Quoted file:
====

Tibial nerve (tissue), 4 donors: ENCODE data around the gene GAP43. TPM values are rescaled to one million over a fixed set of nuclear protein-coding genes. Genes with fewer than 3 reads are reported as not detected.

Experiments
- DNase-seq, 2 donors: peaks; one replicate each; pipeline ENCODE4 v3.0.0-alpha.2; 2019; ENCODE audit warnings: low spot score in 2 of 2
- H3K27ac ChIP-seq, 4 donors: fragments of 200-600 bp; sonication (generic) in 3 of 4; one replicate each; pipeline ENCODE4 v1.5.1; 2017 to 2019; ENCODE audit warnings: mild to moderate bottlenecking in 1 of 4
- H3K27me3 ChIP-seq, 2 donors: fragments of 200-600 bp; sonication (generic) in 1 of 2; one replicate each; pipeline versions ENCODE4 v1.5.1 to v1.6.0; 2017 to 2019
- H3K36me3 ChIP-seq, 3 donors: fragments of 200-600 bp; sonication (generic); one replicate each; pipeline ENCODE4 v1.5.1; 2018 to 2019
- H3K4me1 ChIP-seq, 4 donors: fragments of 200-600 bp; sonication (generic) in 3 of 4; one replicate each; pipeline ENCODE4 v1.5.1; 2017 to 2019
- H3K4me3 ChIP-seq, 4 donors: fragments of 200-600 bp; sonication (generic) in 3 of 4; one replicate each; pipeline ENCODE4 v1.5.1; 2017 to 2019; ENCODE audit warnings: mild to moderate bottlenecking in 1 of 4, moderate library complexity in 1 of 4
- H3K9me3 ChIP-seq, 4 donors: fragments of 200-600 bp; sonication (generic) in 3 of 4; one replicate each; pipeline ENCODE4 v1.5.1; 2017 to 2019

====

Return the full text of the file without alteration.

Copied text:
Tibial nerve (tissue), 4 donors: ENCODE data around the gene GAP43. TPM values are rescaled to one million over a fixed set of nuclear protein-coding genes. Genes with fewer than 3 reads are reported as not detected.

Experiments
- DNase-seq, 2 donors: peaks; one replicate each; pipeline ENCODE4 v3.0.0-alpha.2; 2019; ENCODE audit warnings: low spot score in 2 of 2
- H3K27ac ChIP-seq, 4 donors: fragments of 200-600 bp; sonication (generic) in 3 of 4; one replicate each; pipeline ENCODE4 v1.5.1; 2017 to 2019; ENCODE audit warnings: mild to moderate bottlenecking in 1 of 4
- H3K27me3 ChIP-seq, 2 donors: fragments of 200-600 bp; sonication (generic) in 1 of 2; one replicate each; pipeline versions ENCODE4 v1.5.1 to v1.6.0; 2017 to 2019
- H3K36me3 ChIP-seq, 3 donors: fragments of 200-600 bp; sonication (generic); one replicate each; pipeline ENCODE4 v1.5.1; 2018 to 2019
- H3K4me1 ChIP-seq, 4 donors: fragments of 200-600 bp; sonication (generic) in 3 of 4; one replicate each; pipeline ENCODE4 v1.5.1; 2017 to 2019
- H3K4me3 ChIP-seq, 4 donors: fragments of 200-600 bp; sonication (generic) in 3 of 4; one replicate each; pipeline ENCODE4 v1.5.1; 2017 to 2019; ENCODE audit warnings: mild to moderate bottlenecking in 1 of 4, moderate library complexity in 1 of 4
- H3K9me3 ChIP-seq, 4 donors: fragments of 200-600 bp; sonication (generic) in 3 of 4; one replicate each; pipeline ENCODE4 v1.5.1; 2017 to 2019